When you spend less money on frivolous purchases, you end up with more money that can go towards more important priorities, such as paying off wedding debt. Any extra money from your disposable income should be put towards paying this debt off.

The more money you pay off each month, the less of a balance will remain to accrue interest. You can reduce how long you are paying back your lender by months or years if you maintain a tight budget to get out of debt sooner rather than later.

On the plus side, now that you’re married you might have twice the income coming in to help pay off your wedding debt. Of course, this also means that there is now twice the income to monitor.

Fortunately, it’s easier than ever to track your spending thanks to online banking and tons of apps on personal finances. Chances are you know of one already. Use it to see how you both spend your money and learn how to better pay off your wedding debt.

If you need some help establishing a budget, try using this free budgeting calculator to set up a monthly spending and savings plan.

Refinancing and Consolidation

The personal loan you took out to fund your dream wedding is debt just like any other. As such, you can try to refinance it.

To refinance your personal loan, you need to find a willing lender.

If you’d rather not (or cannot) refinance, you can speak with your current lender about lowering your loan’s interest rate, perhaps temporarily if not permanently. This is known as a “loan modification,” and is more commonly seen in home loan agreements. If you borrowed your personal loan from a family member or friend, then a new written agreement would have to be made to certify that the interest rate was lowered.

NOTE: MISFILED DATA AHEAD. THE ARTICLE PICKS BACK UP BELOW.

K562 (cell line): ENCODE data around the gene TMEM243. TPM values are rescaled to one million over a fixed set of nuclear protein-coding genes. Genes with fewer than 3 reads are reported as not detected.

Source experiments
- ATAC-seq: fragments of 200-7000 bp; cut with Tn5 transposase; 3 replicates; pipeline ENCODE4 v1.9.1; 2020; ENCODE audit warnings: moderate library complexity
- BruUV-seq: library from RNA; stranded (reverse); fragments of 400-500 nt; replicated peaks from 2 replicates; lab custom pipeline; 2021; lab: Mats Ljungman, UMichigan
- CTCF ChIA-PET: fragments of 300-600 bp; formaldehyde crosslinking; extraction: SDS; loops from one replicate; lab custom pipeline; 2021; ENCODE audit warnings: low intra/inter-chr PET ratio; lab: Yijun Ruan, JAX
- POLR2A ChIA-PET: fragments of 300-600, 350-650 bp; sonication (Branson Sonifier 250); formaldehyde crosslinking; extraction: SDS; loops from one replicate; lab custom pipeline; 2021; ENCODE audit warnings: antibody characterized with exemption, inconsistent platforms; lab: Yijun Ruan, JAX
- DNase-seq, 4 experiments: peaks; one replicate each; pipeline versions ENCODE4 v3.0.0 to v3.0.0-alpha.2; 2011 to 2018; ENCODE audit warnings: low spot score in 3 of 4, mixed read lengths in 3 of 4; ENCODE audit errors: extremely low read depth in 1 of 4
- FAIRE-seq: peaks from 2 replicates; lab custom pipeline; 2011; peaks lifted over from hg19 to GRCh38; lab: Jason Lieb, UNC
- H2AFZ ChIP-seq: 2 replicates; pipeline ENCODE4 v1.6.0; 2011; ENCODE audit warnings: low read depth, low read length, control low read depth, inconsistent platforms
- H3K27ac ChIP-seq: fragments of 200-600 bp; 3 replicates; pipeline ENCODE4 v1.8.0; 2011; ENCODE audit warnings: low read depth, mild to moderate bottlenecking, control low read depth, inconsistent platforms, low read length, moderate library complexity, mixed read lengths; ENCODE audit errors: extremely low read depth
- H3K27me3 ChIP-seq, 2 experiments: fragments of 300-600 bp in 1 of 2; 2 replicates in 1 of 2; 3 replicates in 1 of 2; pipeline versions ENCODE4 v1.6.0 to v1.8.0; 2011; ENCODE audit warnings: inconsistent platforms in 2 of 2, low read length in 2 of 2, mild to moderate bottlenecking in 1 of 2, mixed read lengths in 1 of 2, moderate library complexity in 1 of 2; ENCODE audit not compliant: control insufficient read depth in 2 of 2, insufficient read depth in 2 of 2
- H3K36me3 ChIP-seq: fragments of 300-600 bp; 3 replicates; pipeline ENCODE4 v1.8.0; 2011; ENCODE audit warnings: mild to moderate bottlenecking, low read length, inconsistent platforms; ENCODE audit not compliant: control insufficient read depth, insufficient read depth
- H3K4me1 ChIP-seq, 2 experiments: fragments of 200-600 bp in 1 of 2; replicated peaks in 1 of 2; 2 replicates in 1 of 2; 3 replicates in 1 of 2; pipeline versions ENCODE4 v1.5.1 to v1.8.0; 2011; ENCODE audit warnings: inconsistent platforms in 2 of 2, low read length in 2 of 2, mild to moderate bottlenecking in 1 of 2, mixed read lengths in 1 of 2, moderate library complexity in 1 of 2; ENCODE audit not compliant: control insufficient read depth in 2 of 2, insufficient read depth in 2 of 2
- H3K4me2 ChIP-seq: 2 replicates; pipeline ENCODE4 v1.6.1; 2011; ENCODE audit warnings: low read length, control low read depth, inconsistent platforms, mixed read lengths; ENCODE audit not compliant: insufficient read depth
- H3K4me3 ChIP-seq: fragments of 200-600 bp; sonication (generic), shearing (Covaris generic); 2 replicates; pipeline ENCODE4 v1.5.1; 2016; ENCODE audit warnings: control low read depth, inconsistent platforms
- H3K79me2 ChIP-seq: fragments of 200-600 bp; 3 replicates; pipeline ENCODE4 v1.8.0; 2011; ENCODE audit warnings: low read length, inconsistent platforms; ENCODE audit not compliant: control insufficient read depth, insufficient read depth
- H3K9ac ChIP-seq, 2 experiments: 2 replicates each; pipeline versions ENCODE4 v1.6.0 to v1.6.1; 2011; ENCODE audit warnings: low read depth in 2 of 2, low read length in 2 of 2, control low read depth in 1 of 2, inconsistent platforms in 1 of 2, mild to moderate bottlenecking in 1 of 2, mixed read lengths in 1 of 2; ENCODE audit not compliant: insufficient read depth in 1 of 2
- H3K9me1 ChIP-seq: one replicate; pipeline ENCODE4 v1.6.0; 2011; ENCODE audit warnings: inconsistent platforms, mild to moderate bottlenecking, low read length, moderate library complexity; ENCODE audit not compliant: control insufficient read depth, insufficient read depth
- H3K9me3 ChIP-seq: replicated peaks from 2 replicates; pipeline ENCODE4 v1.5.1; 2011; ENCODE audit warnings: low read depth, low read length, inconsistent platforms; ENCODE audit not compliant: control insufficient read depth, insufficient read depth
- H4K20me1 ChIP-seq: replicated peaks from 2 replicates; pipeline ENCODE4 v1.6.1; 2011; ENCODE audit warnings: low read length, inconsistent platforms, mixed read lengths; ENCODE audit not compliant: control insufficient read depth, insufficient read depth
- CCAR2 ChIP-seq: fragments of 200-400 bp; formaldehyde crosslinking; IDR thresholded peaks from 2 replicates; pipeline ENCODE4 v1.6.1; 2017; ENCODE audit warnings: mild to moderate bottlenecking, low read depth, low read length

While you’re pondering whether to refinance or modify your debt, you should also look into whether you can consolidate your loans.

When you consolidate your loans, they get lumped together into one monthly bill. You would then have only one lender instead of several to pay off after you consolidate. This can be a great option if you are recently married and have a large amount of other debt, such as from car loans or a mortgage, on top of your wedding debt. Of course, it’s best to comparison shop and find the lending source that will give you the best rate on a consolidated loan before agreeing to any single offer.

Breaking the Piggy Bank

Do you have savings? Dipping into them is a good way to tackle debt and eliminate it sooner rather than later. As you recall, the longer you are paying off debt, the more you will have paid over time. So it may be a wise use of your savings to eliminate debt sooner rather than later.

Stewart offers some sage advice for those couples pondering whether to have a ceremony paid for by a personal loan.

“Before couples even consider borrowing money for the wedding, they should know that they can have a remarkable, loving and long-lasting relationship with a minimal cost wedding as much as with an expensive wedding. The relationship and the commitment is the key here, not the party,” she said.

Going through the trouble of tackling your wedding debt head-on is something you will thank yourself later for doing now. In fact, you’ll probably have a good laugh in the future about how you borrowed money for a great wedding and spent a few months on a tight budget to pay it off. When all is said and done, you will have eliminated a debt and hopefully landed on the right financially-conscious foot for the rest of your happily married days.